Data is not the story.
When outsiders look in at my school, they see test scores, our API, our demographics. If they’re digging really deep, they’ll hit our median family income, but even that’s an abstraction from the very real, very human, and very damaging poverty that enters our classrooms every day. I thought, because of those numbers, I knew what it would be like before I started working here, but I came to find out that I legitimately had no idea (numerically zero). The numbers didn’t prepare me at all for what I’d encounter and didn’t illuminate the reality I’d find myself still so overwhelmed by years later. Sadly, the actual real-life stories and experiences of our yearly hundreds of kids are being willfully ignored in favor of these simple, quantifiable plot points taken from a staggeringly narrow scope. Furthermore, the imposed adherence to “data-driven” conversations in education (which so seduced my college-engineering mind) is actually actively silencing the advocacy of the professionals who are working to address all of the immeasurable issues that we witness, experience, and attempt to mitigate in our classrooms, offices, cafeterias, and gyms, day after day, and year after year.
High expectations are not the answer.
I thought they were back when I knew nothing about the community I’d be teaching in. “High expectations” was a mantra I could get behind because it fit into my misguided view that minority students were underperforming as a result of the internalized racism of teachers that caused them to, subconsciously or not, lower their expectations for kids of those populations. What I have since learned is that a mantra of “high expectations” for low-income kids is, at best, a politically-charged way of imposing a set of values on a population for whom they’re not designed and, at worst, a backhanded way of silencing dissent through the demeaning and implicit accusation of “low expectations” (i.e. “racism”). There is nothing sacred about the middle-class push for college and high scores on absurd tests, and it’s frustratingly and appallingly arrogant to assert those on communities we are not a part of and know nothing about.
Failure is not a motivator.
I used to think that it was, but that was because, at the time, I was someone who was repeatedly successful. What really motivated me was a fear of failure, but the actual act of failure itself is almost always demotivating — repeated failure increasingly moreso, as it becomes harder and harder to bounce back the more and more times that you see it. I see it in my students and I see it in my co-workers and I see it in me, since, according to nearly every piece of measurable data there is, we’re all “failing”. Repeatedly. At best, failure is something we exist alongside and in spite of, and, at worst, it’s something we finally succumb to and internalize as a comment on ourselves rather than on the systems and structures under which we work and live.
Children are not a monolith.
I used to think of kids as innocent, or creative, or charming, or devils, or hyperactive, or foolish, or brats, but never all of those at the same time. The truth of the matter is that children are as equally reflective of the diversity of the human population as adults are. There are quiet kids, loud kids, mean kids, sweet kids, funny kids, serious kids, and thousands of other identifiers — many of which are dynamic and still developing. Shoehorning kids into the box of what we think they all are or should be like does them a great injustice — one which they might not yet know how to articulate but that they definitely feel the sting of.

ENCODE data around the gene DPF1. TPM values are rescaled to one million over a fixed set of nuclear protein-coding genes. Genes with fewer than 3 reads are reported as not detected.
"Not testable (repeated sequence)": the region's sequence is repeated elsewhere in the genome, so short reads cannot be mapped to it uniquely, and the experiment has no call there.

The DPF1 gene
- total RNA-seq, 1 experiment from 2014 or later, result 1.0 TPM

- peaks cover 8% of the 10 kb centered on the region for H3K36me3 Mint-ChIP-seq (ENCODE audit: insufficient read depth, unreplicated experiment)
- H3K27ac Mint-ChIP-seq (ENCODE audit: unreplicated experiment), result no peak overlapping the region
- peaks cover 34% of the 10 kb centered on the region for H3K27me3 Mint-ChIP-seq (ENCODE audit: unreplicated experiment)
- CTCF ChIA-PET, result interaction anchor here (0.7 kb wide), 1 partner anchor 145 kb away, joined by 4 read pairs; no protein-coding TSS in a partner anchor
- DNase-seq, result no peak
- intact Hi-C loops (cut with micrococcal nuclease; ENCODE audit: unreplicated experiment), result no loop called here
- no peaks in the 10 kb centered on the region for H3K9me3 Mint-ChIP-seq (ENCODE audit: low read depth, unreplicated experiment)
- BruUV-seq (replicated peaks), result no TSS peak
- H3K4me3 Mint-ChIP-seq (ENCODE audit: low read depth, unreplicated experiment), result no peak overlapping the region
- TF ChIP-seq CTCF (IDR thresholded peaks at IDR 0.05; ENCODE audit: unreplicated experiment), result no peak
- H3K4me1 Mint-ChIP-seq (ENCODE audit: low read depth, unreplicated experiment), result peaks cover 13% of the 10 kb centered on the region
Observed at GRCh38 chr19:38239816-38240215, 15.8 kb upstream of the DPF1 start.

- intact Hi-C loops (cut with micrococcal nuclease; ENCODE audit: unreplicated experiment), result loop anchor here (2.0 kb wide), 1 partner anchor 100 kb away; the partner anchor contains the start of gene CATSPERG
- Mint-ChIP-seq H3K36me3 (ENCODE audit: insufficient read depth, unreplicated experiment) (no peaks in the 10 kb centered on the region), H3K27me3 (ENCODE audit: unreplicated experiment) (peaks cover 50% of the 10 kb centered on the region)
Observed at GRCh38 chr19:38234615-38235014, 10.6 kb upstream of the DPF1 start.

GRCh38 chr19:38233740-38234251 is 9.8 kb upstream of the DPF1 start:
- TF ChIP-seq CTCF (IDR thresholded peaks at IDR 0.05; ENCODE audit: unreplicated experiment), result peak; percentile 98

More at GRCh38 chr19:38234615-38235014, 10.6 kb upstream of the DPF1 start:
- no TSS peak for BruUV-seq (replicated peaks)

Teachers are not a panacea.
It seems our hope is that if we can just find good enough teachers, then we can finally get into kids’ heads all these facts, ideas, and solutions to problems that they can, these days, easily find within seconds on their smartphones. In seeking that, we’re trying to hammer the wrong nail using the wrong tool. I’ve described it in the past as a “make every horse drink all the fucking water” approach to teaching, and it narrows the scope of our educational system from a social institution that helps turn toddlers into graduates into one that completes arbitrary checklists ad nauseum. Education is about empowering individuals to discover themselves and their passions through meaningful learning. It’s about giving them the skills to learn (and, more importantly, to want to learn) on their own. It’s about getting them to want to use that smartphone as a pocket encyclopedia and a digital megaphone/canvas/journal/studio/computer/camera for their individual brilliances and talents. I’m not saying that it’s about the smartphone itself, of course, but it’s about having kids unlock their own potential using the things they know, love, and care about instead of trying to force a potential using the things only we love and care about.
To make that happen, we need to start framing education around the needs, wants, hopes, and desires of the students in our seats rather than the mandates of outdated adults with boxes to check and axes to grind.